Silicon Valley’s venture capital firms had largely pulled out of the semiconductor market before Google introduced the custom tensor processing unit in 2016. The announcement sparked billions of dollars of investment into startups building chips that could be installed in data centers to handle machine learning algorithms or embedded in Internet of Things devices like security cameras and drones.
The venture capital industry opened its checkbook again last week with the startup Habana Labs raising $75 million led by Intel Capital. Silicon Valley has started acknowledging the argument that the main computer processors powering data centers and other systems today are insufficient for training and running algorithms that, for instance, can tell the difference between a photograph of a black cat and one of a crow.
The first product based on Habana’s Goya architecture is targeting machine learning inference. That means running algorithms that have been trained to detect malfunctions in factory equipment before they happen or allow autonomous cars to tell the difference between street signs. The chip’s die is composed of tensor processing cores that each have local memory and access to shared memory, the company said.
The company said the Goya processor supports lower latency, higher throughput and lower power than alternatives from Intel and Nvidia, which are currently leading the inferencing and training markets, respectively. The company said that it can beat Nvidia's Tesla V100 with throughput of 15,012 images per second, latency of 1.3 milliseconds, and the ability to process 150 images per second per watt using the ResNet-50 algorithm.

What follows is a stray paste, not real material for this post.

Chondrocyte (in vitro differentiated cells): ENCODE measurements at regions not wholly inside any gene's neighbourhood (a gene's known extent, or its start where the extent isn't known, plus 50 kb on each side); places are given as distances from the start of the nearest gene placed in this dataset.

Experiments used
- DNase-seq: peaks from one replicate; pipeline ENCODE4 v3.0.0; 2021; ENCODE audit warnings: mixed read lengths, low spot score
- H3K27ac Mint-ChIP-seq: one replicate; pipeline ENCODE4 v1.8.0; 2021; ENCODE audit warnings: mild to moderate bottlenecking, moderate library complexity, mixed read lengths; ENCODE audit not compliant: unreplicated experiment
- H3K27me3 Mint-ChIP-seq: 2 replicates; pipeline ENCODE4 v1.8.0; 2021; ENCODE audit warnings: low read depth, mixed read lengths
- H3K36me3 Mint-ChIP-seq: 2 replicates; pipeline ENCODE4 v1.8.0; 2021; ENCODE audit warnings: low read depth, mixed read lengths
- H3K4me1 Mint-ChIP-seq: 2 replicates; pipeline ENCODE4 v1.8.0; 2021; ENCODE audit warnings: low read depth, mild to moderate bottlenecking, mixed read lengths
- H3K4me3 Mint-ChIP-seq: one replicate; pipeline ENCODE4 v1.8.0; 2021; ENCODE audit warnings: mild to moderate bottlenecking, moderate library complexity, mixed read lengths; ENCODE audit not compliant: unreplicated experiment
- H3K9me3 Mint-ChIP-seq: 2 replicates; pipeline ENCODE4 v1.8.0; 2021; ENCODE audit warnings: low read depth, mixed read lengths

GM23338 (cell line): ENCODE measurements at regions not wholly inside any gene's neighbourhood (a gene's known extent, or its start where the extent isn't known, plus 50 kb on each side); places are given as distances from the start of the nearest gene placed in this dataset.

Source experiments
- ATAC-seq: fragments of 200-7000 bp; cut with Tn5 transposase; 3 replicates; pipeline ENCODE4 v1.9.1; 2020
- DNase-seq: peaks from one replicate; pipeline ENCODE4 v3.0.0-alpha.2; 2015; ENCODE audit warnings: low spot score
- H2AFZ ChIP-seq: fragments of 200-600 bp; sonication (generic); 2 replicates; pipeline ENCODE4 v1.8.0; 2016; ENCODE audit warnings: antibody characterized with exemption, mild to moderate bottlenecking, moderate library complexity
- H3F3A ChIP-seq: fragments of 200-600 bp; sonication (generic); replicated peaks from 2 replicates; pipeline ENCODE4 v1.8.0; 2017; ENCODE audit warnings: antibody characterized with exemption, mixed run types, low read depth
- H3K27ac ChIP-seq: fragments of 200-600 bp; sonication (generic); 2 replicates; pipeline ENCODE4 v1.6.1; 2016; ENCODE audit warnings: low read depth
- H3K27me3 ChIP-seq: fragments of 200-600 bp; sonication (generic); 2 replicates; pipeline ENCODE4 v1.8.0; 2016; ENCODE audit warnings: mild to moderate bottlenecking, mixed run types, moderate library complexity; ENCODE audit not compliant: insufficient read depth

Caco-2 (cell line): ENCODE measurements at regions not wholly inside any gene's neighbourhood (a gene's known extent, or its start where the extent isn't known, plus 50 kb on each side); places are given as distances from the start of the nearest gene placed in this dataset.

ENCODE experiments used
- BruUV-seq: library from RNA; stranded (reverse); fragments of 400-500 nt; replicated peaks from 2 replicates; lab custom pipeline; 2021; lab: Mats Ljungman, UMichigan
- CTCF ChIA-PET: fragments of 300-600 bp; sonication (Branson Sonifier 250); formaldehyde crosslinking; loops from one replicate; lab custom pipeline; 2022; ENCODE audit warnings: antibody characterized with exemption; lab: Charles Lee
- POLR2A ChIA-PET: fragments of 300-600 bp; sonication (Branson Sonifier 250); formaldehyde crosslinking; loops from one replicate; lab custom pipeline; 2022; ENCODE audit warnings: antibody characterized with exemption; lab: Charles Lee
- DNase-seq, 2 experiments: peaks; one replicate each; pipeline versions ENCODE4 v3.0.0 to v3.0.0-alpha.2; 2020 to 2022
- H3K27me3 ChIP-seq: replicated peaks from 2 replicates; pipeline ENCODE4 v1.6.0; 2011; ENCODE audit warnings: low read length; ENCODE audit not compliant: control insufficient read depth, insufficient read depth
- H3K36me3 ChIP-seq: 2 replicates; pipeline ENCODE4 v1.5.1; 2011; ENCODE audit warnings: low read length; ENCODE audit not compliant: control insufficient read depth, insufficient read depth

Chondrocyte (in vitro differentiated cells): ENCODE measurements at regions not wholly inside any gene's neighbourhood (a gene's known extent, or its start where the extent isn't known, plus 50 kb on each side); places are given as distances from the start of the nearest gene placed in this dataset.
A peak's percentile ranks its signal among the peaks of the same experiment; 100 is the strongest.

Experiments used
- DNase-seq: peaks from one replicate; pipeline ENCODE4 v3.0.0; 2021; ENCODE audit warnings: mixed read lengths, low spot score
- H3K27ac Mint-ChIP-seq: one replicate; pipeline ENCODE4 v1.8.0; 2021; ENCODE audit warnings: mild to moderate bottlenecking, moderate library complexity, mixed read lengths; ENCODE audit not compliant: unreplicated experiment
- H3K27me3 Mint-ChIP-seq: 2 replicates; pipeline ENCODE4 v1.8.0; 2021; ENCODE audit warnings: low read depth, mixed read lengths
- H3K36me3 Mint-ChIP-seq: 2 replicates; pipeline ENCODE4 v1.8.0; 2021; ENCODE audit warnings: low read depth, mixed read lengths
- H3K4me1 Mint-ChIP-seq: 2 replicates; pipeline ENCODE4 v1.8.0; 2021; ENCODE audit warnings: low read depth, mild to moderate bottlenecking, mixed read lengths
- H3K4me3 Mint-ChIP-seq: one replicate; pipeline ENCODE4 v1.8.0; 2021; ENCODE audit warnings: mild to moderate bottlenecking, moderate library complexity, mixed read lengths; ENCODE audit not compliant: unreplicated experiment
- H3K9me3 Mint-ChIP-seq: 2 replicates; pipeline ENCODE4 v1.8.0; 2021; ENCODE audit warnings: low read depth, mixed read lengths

Thursday was the company’s second round of the funding, bringing its total amount raised to $120 million. It pushes Habana into the club of machine learning hardware startups that have raised in excess of $100 million of venture capital. The funding was rounded out by Bessemer Venture Partners, Battery Ventures and WRV Capital—an investment firm founded by Cadence Design Systems chief executive Lip Bu Tan.
But unlike many of the other companies taking advantage of Silicon Valley’s shifting views on semiconductors—including Graphcore, Cerebras Systems, and Wave Computing—Habana said that it is ready to start production. The company is currently shipping the Goya processor to customers, while Habana’s 16-nanometer Gaudi training processor is expected to become available in samples by the second quarter of 2019.
The company, which is also building the accompanying software tools, currently employs around 120 people globally. “The funding will be used to execute on our product roadmap for inference and training solutions, including our next generation 7-nanometer artificial intelligence processor [and] to scale our sales and customer support teams,” David Dahan, Habana’s chief executive, said in a statement.